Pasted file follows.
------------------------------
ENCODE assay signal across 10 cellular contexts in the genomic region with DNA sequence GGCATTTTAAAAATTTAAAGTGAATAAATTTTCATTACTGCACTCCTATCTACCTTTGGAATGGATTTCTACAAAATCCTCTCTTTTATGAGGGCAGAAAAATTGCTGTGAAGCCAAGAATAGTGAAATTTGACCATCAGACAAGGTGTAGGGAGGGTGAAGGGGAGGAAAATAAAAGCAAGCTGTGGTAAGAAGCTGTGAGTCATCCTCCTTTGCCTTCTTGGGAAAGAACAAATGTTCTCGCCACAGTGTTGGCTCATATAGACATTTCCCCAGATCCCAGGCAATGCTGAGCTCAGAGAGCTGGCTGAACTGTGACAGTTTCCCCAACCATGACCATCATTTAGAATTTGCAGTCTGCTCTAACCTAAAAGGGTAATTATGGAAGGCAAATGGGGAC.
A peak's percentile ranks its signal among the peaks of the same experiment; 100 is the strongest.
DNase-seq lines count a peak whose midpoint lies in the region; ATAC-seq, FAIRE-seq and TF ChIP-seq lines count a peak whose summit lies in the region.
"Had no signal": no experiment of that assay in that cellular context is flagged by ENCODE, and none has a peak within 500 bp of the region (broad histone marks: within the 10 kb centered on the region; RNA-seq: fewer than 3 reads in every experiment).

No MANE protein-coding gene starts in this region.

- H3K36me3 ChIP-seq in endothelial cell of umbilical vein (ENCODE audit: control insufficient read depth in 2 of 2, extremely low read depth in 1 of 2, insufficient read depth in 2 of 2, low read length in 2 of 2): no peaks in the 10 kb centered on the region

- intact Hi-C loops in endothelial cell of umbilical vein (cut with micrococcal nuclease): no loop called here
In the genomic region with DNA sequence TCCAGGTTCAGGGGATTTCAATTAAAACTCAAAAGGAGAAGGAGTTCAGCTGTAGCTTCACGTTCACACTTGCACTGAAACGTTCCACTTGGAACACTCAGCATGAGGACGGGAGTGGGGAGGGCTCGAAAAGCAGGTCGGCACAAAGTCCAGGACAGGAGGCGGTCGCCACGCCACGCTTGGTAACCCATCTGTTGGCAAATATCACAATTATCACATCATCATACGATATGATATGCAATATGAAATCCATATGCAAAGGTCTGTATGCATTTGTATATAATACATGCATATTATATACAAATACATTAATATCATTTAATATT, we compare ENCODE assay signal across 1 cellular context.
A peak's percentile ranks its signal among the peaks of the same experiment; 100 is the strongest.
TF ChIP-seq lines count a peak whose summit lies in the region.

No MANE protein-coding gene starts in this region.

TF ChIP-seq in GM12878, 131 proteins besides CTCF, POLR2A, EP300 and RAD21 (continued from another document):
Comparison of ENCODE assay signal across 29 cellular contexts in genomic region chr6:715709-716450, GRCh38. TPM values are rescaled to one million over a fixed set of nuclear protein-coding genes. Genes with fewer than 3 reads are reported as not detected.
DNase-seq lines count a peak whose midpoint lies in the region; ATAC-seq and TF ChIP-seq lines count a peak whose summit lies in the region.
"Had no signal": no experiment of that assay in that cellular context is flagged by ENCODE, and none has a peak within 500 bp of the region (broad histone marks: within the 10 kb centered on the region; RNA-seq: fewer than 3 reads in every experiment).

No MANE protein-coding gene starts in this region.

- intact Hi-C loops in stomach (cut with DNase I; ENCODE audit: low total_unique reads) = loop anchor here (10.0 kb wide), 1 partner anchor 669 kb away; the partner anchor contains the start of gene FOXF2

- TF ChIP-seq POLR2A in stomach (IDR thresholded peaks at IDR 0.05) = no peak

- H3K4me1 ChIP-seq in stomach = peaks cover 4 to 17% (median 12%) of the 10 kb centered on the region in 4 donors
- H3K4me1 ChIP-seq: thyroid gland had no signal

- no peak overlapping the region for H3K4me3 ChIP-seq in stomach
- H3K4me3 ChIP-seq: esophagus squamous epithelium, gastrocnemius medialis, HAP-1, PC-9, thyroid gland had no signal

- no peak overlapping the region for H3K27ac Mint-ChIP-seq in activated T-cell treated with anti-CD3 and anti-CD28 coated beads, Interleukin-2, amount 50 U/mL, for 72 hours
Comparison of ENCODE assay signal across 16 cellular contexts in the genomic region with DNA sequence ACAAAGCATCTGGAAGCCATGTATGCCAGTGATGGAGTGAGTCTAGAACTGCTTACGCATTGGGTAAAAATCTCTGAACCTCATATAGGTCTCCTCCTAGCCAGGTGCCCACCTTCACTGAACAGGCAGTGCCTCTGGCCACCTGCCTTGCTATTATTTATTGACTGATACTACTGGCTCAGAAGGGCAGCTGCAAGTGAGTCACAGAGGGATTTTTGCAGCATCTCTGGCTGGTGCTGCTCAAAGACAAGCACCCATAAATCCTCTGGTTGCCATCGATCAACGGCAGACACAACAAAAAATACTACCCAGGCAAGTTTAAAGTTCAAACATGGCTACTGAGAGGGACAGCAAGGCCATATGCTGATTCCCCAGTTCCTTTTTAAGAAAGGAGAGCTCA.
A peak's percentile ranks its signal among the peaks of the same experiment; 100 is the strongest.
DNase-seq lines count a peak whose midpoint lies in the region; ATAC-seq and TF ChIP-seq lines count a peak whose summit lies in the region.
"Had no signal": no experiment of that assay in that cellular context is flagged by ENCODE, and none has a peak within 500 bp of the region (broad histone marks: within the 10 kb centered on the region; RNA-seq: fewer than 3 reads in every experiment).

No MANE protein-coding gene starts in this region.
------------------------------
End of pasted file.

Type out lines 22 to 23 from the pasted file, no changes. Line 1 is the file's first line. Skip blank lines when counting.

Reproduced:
- H3K4me3 ChIP-seq: esophagus squamous epithelium, gastrocnemius medialis, HAP-1, PC-9, thyroid gland had no signal

- no peak overlapping the region for H3K27ac Mint-ChIP-seq in activated T-cell treated with anti-CD3 and anti-CD28 coated beads, Interleukin-2, amount 50 U/mL, for 72 hours